#5 Shoe

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Posted 17 February 2005 - 08:21 AM

Those are pretty chicken shit pulleys, Jerry. Hitting West Marine for a decent one is a good idea. Also the cleat that one ties it off on is way too short. Airhead was kind enough to change it for me.

It's also a good idea to tie a knot in the end of the anchor rope in case the cleat fails.
I know where they live, I know what they eat. Now it's time to fool them with thread, feathers and roadkill.

#6 Steelheader69

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Posted 17 February 2005 - 04:48 PM

Ah, ok, haven't really looked at the skeeters in a long time. I know all the pulleys on my boats are sailing grade which I buy from Westmarine in fact, funny you mention them.

One word of warning though about a knot at the end of the anchor rope. If you do hang up, you want that rope to be able to swing free out of the pulleys. So if you knot them and hit hard water (not whitewater, but strong current) your boat will get pulled under if that knot grabs (depending on the pulley system used). So be careful of that one. Which, I actually had to slice a friend free (almost sliced his tubes doing it) when his anchor accidentally released on his old outcast. Knot grabbed in rear pulley. Wasn't super fast current, but enough that his boat was mostly submerged (and this was slack water compared to most rivers). I came up behind him with knife in hand and slashed at his achor rope as I collided with his pontoon boat. The force of his boat popping up almost jammed his tube into my knife. Luckily, it just deflected off the knife and somehow the knife landed on my tubes and not in the water.

#7 mdmayo

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Posted 17 February 2005 - 09:58 PM

Thanks for the tips. The rope does slide easily through the pulley(s). When sitting in the seat; the rope cleat is on the left side of the frame. The rope is run back to the anchor / motor rail and has to make almost a 90 deg. redirection to the last pulley. I was toild this was how it was supposed to be run. On some of the newer boats I have seen that the anchor rope travels down inside the frame to the back.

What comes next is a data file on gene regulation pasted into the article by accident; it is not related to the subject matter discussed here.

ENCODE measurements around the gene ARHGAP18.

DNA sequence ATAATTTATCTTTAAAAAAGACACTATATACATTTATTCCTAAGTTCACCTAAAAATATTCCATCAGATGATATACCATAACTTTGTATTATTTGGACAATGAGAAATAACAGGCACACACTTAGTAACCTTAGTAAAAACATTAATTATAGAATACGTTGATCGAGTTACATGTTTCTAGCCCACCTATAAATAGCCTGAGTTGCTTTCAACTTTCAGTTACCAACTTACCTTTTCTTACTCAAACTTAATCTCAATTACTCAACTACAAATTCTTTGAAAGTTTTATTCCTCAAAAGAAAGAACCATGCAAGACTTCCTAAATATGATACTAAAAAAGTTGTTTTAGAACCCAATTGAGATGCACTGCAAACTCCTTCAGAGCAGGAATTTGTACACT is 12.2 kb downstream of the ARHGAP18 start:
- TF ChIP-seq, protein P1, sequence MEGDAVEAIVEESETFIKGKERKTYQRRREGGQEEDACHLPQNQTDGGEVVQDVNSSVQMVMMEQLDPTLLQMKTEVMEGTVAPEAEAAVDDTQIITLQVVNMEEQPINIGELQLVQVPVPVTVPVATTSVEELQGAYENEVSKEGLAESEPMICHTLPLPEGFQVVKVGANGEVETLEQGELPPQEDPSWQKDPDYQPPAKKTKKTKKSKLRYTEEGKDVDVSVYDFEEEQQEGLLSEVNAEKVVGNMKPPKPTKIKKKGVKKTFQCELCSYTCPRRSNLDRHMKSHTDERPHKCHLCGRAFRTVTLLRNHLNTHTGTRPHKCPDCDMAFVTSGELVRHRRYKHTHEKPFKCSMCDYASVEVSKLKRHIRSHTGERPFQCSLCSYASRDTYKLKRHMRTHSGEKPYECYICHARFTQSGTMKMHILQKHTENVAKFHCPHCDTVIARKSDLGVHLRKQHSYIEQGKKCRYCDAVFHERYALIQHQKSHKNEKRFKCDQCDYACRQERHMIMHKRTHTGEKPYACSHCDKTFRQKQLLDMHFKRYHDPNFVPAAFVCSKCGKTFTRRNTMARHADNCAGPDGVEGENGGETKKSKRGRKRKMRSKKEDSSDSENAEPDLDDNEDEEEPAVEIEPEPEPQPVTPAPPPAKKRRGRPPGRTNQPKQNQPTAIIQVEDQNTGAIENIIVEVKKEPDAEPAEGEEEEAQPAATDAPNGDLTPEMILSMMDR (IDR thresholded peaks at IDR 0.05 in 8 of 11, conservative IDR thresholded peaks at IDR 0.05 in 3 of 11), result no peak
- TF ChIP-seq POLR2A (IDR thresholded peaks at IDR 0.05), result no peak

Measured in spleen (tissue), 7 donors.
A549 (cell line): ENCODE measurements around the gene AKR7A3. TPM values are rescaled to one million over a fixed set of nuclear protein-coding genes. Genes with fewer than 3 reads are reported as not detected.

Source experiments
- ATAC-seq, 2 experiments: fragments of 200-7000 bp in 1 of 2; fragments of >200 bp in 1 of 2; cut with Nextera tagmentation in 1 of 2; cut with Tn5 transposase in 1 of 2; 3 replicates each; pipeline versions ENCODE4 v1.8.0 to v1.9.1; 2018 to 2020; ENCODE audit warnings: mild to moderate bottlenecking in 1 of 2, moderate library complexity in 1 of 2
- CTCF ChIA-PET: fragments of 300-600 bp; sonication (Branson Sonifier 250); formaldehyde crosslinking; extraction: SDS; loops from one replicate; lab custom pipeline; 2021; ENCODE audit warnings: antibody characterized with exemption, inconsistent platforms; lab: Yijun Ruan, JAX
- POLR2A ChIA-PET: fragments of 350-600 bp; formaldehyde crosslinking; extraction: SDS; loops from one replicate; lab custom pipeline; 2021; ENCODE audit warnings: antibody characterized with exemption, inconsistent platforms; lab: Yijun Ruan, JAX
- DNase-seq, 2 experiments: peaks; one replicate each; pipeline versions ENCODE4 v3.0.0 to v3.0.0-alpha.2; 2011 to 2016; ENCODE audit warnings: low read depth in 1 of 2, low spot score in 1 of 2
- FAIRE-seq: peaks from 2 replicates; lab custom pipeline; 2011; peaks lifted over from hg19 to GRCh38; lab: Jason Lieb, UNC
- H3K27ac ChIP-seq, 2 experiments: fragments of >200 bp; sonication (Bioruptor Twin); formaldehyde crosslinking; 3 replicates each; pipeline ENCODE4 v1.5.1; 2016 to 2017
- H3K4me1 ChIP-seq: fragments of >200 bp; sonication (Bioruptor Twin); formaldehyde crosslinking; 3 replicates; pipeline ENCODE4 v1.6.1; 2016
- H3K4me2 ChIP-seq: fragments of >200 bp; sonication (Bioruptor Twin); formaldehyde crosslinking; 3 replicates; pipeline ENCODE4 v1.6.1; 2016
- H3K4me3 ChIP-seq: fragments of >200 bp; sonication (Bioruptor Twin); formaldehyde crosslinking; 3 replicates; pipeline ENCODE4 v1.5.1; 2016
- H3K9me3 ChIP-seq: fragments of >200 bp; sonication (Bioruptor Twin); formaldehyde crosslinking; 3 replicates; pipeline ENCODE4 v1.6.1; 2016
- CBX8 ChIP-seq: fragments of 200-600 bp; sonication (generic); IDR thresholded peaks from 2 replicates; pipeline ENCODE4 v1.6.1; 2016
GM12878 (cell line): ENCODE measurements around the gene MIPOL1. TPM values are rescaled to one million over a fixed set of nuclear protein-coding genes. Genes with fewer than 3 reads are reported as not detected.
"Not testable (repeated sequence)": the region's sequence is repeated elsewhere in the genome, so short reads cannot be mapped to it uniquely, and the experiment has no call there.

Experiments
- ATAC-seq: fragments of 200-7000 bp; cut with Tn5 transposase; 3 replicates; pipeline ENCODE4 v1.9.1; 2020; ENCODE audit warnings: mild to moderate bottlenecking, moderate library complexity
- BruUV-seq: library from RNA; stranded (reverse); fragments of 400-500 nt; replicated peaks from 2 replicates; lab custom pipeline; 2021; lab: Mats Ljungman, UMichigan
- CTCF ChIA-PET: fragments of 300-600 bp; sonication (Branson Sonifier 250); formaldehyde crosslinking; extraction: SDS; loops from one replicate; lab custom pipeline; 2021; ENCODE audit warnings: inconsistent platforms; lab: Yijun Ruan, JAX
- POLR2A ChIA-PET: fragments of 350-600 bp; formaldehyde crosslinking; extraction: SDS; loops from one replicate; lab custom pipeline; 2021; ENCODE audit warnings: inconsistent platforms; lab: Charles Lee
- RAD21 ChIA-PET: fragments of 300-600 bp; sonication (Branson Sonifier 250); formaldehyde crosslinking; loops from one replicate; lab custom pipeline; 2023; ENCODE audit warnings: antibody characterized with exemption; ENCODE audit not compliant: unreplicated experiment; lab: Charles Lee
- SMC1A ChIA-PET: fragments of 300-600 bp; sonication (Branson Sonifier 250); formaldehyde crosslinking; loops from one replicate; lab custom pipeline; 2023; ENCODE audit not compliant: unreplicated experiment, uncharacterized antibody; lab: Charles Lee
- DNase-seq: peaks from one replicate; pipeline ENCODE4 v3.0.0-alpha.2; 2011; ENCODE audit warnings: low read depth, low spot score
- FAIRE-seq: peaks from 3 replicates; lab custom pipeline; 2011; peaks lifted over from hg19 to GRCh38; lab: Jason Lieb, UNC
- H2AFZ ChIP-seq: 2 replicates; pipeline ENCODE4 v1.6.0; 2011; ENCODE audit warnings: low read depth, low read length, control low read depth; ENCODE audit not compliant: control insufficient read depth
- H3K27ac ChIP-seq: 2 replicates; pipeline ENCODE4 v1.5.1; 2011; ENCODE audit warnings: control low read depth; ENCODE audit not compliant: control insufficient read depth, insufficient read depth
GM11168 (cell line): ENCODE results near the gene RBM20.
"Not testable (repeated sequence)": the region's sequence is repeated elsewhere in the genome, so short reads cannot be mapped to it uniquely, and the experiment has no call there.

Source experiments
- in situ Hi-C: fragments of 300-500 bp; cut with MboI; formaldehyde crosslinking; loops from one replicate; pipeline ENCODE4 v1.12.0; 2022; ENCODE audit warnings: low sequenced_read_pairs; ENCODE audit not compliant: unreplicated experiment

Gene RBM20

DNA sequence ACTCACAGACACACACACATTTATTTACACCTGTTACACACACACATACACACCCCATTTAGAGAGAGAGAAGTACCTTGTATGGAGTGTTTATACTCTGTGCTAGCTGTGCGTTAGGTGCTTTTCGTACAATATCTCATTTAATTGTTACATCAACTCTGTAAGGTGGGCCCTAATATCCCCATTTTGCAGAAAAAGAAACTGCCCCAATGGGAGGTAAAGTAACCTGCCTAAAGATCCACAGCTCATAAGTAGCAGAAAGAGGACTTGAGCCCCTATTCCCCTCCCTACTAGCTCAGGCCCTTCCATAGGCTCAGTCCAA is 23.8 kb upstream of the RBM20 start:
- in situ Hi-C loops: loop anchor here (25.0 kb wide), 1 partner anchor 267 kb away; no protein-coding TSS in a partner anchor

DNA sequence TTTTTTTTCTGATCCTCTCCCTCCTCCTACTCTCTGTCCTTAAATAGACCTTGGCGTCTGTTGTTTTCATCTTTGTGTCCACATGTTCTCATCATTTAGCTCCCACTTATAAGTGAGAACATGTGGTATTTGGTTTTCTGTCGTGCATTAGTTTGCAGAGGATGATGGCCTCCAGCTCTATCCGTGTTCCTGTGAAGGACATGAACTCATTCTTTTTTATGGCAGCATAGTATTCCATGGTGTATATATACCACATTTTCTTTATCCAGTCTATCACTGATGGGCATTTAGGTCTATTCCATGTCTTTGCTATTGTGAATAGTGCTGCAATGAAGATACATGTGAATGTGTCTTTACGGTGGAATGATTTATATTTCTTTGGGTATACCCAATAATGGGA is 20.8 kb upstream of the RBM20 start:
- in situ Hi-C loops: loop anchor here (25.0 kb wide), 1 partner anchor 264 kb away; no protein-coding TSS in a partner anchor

Thanks again.... wink.gif

#8 Steelheader69

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Posted 17 February 2005 - 10:24 PM

Ok, since it's running freely through the pulleys, I'd suggest doing that trick with the pulley on the anchor. You DO NOT want the rope going through the frame. Problem with this is it can build up gunk and dirt inside the frame. First, if it's a steel frame it'll lead to standing water which will help rust the frame. Next, that grit can actually jam up the pulleys faster and quicker then ones sitting out. If you have the money, put all new pulleys all the way through. But if they're sliding freely, and you're only using an 8# anchor, try doing the pulley trick.

#9 mdmayo

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Posted 17 February 2005 - 10:27 PM

Ok I'll try that.... thanks